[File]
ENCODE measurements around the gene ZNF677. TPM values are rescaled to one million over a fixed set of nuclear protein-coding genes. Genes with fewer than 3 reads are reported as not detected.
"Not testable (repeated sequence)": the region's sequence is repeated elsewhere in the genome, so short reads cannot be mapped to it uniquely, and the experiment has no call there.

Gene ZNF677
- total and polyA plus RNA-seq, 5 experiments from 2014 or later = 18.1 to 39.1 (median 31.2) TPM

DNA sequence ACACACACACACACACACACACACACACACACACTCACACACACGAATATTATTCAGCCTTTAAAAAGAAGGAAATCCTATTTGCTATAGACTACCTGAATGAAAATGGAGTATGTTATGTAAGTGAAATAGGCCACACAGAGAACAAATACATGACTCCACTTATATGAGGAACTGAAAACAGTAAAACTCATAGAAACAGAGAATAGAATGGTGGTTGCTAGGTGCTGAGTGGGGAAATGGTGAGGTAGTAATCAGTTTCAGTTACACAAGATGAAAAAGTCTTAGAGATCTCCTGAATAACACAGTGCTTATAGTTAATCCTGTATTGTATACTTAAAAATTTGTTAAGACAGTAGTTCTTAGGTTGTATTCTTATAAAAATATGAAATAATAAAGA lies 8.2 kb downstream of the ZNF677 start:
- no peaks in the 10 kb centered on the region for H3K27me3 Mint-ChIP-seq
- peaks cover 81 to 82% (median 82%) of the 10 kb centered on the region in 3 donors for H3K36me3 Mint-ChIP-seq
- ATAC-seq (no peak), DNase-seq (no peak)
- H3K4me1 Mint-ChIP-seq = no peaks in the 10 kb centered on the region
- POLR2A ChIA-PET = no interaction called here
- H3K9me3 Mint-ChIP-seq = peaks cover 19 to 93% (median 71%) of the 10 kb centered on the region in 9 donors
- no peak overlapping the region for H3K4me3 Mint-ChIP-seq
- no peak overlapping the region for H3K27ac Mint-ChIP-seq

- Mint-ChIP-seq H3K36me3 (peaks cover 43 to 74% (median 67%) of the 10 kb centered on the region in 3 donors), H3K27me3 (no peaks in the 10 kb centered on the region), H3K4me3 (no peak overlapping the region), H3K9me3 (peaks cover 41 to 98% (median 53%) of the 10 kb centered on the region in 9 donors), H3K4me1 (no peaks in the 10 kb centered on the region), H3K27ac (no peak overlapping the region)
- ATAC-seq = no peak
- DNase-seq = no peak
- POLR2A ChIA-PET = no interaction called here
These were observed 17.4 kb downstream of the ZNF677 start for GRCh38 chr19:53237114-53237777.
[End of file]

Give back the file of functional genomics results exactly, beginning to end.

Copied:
ENCODE measurements around the gene ZNF677. TPM values are rescaled to one million over a fixed set of nuclear protein-coding genes. Genes with fewer than 3 reads are reported as not detected.
"Not testable (repeated sequence)": the region's sequence is repeated elsewhere in the genome, so short reads cannot be mapped to it uniquely, and the experiment has no call there.

Gene ZNF677
- total and polyA plus RNA-seq, 5 experiments from 2014 or later = 18.1 to 39.1 (median 31.2) TPM

DNA sequence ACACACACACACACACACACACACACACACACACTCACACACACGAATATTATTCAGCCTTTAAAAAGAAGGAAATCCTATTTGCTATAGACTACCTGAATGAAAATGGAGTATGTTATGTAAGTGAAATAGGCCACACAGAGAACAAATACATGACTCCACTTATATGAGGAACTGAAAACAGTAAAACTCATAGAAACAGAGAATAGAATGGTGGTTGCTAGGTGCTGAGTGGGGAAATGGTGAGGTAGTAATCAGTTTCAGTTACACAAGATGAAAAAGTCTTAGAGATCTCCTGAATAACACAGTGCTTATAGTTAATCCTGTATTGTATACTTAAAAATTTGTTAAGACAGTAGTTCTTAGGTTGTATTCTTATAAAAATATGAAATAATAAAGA lies 8.2 kb downstream of the ZNF677 start:
- no peaks in the 10 kb centered on the region for H3K27me3 Mint-ChIP-seq
- peaks cover 81 to 82% (median 82%) of the 10 kb centered on the region in 3 donors for H3K36me3 Mint-ChIP-seq
- ATAC-seq (no peak), DNase-seq (no peak)
- H3K4me1 Mint-ChIP-seq = no peaks in the 10 kb centered on the region
- POLR2A ChIA-PET = no interaction called here
- H3K9me3 Mint-ChIP-seq = peaks cover 19 to 93% (median 71%) of the 10 kb centered on the region in 9 donors
- no peak overlapping the region for H3K4me3 Mint-ChIP-seq
- no peak overlapping the region for H3K27ac Mint-ChIP-seq

- Mint-ChIP-seq H3K36me3 (peaks cover 43 to 74% (median 67%) of the 10 kb centered on the region in 3 donors), H3K27me3 (no peaks in the 10 kb centered on the region), H3K4me3 (no peak overlapping the region), H3K9me3 (peaks cover 41 to 98% (median 53%) of the 10 kb centered on the region in 9 donors), H3K4me1 (no peaks in the 10 kb centered on the region), H3K27ac (no peak overlapping the region)
- ATAC-seq = no peak
- DNase-seq = no peak
- POLR2A ChIA-PET = no interaction called here
These were observed 17.4 kb downstream of the ZNF677 start for GRCh38 chr19:53237114-53237777.